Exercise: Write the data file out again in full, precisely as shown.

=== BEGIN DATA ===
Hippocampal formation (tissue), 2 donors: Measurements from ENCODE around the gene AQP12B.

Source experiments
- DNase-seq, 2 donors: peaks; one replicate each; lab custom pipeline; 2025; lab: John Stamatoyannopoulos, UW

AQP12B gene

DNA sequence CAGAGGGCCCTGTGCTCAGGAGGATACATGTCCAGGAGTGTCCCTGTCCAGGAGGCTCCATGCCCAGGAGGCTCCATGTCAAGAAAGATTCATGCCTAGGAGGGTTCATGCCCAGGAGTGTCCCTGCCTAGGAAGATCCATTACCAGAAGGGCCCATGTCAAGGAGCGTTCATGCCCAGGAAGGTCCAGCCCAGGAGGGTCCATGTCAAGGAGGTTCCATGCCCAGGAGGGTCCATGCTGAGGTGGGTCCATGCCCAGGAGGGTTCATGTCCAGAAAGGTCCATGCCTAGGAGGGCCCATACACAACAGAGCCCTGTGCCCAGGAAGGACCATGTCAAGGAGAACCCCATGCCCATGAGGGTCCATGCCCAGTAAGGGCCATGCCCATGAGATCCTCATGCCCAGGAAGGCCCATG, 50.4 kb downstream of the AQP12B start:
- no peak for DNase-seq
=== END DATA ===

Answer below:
Hippocampal formation (tissue), 2 donors: Measurements from ENCODE around the gene AQP12B.

Source experiments
- DNase-seq, 2 donors: peaks; one replicate each; lab custom pipeline; 2025; lab: John Stamatoyannopoulos, UW

AQP12B gene

DNA sequence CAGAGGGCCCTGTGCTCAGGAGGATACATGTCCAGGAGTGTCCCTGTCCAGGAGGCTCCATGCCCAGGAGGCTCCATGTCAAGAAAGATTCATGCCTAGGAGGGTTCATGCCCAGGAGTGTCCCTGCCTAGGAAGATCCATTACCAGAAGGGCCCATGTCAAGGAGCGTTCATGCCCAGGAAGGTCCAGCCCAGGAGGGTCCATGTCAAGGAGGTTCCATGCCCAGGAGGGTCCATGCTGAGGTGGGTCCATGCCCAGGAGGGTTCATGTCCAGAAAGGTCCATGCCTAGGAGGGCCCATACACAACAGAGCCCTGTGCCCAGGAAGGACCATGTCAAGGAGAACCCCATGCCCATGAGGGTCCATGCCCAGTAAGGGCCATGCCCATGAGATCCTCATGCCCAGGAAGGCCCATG, 50.4 kb downstream of the AQP12B start:
- no peak for DNase-seq